Based on the dating of this feature to the early Iron Age II, a connection with the similarly dated large-scale destruction level on the site itself (Temporary Stratum 4) is compelling. If one takes into account the suggestion (above) that Hazael of Aram was behind this destruction, it is interesting to note that in the Zakur inscription from northern Syria, Hazael's son, Birhadad, is credited with digging a siege moat (and a circumvallation wall) during the siege of the city of Hadrach. If so, one might have evidence of a similar "Aramean" siege method at Tell es-Safi as well.Updated update:
I am neither an Arameologist (is that a word?) nor an expert on ancient Near Eastern warfare, so I don't know this text from Zahor that Meir mentions. However, this is the sort of thing that would count as good cirucmstantial evidence to suggest that the attackers were in fact Arameans.The inscription reads (in Millard's translation from William F. Hallo The Context of Scripture II) that
"Bar-Hadad, son of Hazael, king of Aram, united [a number of kings and]...All these kings laid seige to Hazrach. [Zakur's city] They raised a wall higher than the wall of Hazrach, they dug a ditch deeper than [its] ditch.Which, may possibly refer to the type of siege moat and circumvallation wall that is found at Tel es-Safi. The problem is that (at the moment) it looks like a jump from "may possibly" to "does"...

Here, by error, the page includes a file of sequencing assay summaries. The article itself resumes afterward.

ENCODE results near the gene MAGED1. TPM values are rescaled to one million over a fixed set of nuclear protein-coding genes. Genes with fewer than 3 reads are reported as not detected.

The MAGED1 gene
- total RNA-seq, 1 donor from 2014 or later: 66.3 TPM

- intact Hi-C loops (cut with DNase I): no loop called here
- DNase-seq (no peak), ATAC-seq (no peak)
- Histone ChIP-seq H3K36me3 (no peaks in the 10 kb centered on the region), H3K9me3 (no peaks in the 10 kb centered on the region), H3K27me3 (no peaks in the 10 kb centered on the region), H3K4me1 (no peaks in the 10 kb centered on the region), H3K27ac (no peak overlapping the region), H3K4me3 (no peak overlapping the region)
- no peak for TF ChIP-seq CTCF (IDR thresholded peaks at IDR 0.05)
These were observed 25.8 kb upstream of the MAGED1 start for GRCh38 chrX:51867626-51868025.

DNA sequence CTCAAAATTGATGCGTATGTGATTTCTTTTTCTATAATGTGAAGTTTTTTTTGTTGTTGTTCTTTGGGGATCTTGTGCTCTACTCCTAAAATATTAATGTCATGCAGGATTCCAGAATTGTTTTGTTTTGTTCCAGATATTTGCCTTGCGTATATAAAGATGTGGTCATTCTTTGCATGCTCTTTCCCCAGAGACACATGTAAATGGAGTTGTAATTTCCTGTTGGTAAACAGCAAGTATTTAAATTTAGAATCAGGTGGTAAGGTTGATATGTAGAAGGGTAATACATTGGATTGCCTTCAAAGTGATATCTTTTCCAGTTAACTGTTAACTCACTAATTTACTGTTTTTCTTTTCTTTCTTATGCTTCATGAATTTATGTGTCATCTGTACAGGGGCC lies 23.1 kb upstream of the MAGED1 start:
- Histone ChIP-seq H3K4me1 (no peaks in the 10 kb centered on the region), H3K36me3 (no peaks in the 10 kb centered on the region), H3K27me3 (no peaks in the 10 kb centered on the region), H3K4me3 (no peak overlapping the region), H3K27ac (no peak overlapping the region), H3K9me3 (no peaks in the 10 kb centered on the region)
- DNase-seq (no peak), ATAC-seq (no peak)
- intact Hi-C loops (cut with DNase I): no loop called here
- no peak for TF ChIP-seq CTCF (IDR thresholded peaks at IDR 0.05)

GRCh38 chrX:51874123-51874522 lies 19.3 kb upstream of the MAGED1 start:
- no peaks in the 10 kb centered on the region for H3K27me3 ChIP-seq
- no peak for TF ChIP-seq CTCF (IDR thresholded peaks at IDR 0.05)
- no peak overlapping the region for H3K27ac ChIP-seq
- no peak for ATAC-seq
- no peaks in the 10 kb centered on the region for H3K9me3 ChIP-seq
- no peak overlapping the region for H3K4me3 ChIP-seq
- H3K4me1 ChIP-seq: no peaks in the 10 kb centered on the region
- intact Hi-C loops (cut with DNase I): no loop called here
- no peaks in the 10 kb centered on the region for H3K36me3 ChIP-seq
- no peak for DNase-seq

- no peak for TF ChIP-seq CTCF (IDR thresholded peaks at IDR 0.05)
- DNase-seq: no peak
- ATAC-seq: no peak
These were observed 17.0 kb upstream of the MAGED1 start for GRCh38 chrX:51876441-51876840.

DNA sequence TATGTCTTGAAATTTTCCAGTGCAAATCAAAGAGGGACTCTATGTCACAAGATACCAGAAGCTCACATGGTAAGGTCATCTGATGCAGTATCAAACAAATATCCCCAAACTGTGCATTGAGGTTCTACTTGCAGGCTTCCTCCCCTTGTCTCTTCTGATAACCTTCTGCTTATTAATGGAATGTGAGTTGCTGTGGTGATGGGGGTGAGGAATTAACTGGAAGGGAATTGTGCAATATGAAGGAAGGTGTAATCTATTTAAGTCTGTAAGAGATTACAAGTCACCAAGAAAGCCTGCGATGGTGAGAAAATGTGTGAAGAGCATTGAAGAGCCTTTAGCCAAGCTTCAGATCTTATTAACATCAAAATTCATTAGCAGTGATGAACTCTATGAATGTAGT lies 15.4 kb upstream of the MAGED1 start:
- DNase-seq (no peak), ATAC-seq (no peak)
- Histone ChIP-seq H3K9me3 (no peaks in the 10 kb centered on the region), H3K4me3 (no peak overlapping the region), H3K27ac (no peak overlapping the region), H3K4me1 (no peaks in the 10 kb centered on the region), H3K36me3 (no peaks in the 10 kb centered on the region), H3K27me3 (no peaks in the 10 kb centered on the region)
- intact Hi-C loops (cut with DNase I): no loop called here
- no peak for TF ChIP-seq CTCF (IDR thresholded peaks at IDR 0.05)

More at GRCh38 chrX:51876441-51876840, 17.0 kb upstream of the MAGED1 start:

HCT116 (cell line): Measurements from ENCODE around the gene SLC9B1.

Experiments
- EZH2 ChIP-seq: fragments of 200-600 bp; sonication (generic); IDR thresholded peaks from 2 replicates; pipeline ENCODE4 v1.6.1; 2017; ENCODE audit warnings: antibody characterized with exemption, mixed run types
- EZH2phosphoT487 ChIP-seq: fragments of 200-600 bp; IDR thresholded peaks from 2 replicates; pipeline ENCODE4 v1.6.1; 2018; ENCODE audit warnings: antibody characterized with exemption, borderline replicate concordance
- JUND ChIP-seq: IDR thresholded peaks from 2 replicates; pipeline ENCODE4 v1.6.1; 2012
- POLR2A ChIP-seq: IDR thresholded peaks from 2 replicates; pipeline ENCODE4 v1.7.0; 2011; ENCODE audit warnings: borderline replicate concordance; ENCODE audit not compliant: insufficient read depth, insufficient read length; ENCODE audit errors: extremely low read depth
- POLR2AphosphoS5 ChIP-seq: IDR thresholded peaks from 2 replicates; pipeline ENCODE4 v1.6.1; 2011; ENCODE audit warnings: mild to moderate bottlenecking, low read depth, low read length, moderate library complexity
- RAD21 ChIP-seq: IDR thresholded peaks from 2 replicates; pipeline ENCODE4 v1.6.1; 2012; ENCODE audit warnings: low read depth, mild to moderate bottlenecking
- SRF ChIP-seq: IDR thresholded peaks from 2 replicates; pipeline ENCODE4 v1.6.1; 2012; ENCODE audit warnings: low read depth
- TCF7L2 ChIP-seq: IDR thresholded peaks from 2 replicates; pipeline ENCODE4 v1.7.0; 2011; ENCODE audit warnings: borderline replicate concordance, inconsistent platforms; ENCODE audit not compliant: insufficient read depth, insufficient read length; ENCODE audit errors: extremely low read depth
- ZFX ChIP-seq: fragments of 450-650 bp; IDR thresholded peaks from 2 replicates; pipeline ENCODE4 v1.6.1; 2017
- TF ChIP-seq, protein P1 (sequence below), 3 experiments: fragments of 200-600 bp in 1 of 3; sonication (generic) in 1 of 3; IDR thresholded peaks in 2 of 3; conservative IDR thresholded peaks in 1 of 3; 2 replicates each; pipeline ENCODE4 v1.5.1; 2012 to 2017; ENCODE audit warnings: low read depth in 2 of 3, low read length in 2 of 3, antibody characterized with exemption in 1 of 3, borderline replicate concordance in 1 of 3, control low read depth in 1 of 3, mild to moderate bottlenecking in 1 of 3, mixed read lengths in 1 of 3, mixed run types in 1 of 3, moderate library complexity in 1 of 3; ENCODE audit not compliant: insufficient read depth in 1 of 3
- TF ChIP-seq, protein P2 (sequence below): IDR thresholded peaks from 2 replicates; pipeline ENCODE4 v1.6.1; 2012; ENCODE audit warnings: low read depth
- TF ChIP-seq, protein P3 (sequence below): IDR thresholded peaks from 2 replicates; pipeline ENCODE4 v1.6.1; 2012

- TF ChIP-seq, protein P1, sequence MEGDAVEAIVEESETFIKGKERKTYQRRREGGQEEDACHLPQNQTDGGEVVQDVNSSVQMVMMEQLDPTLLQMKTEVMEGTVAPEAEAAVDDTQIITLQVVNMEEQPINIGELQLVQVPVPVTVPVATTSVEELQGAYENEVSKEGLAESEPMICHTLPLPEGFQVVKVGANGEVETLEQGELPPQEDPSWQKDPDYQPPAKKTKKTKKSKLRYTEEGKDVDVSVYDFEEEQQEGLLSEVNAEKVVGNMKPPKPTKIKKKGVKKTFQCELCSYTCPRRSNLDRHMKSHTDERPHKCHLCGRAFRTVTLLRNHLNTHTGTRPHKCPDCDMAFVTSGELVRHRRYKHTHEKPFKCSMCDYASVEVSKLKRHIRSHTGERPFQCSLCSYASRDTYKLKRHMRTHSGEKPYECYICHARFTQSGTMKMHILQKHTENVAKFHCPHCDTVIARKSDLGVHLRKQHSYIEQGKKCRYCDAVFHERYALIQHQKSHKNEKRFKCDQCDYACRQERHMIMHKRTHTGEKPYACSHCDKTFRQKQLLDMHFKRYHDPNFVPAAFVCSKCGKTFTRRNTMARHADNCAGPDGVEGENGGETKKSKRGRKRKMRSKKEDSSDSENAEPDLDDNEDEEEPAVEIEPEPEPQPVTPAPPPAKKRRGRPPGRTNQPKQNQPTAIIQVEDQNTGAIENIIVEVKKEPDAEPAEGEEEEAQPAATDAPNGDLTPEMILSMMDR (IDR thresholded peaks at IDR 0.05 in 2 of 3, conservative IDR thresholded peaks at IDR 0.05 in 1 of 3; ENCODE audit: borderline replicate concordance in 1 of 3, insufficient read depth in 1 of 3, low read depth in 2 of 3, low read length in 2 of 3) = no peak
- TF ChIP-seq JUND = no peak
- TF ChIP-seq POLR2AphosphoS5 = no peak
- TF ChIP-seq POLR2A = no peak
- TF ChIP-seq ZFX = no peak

What we need is the time to devote to open-source scholarly productivity (yesterday I diverted hours from my workflow to track down copyright-safe images for Theology Cards) and the financial support that will motivate scholars to offer their research and written instruction outside the current print-publishing-prestige-profit complex.He's right, as far as he goes, and especially if you notice that he implies that time is money... But...
I understand your frustration and, as someone closely connected with this work, feel that the Time authors are somewhat to blame for not adequately illuminating subtleties in the research. I am referring to the differences between two competing neural-behavioral systems: neuroticism and extroversion. Whereas extraversion involves the desire to engage with others, neuroticism concerns an individual's tendency to experience negative emotion, including emotion surrounding social situations. The two interact with one another to produce overt "shyness", although it is difficult to disentangle the relative impact of the two systems.I'm still not entirely happy. I can see, and quite accept, that a combination of Introversion and Neuroticism may be one that needs "curing" or "treatment". But I know that the combination of Extraversion and Neuroticism does too. (I won't name you, but you know who you are!)
You are right that it is unfair to expect everyone to be an extravert. Whereas some folks need to ring in the new year surrounded by thousands in Times Square, other would prefer a quiet evening with a select few.
The judgmental tone of the article, though, is presumably aimed toward shyness that is more strongly based in neuroticism. Although some folks may embrace solitude, several others are isolated not because they wish to be, but because their physiological responses prevent them from engaging more fully in the social arena.
It is these individuals, who crave interaction but shrink from it, who may benefit from treatments for what, TO THEM, truly is a problem.
It is these individuals, who crave interaction but shrink from it, who may benefit from treatments for what, TO THEM, truly is a problem.I entirely agree, to the extent that someone desires interaction but shrinks from it they have a problem, and deserve advice and assistance. But let the person choose for them selves. Too often brash extroverts decide for us, and I still want to be alone!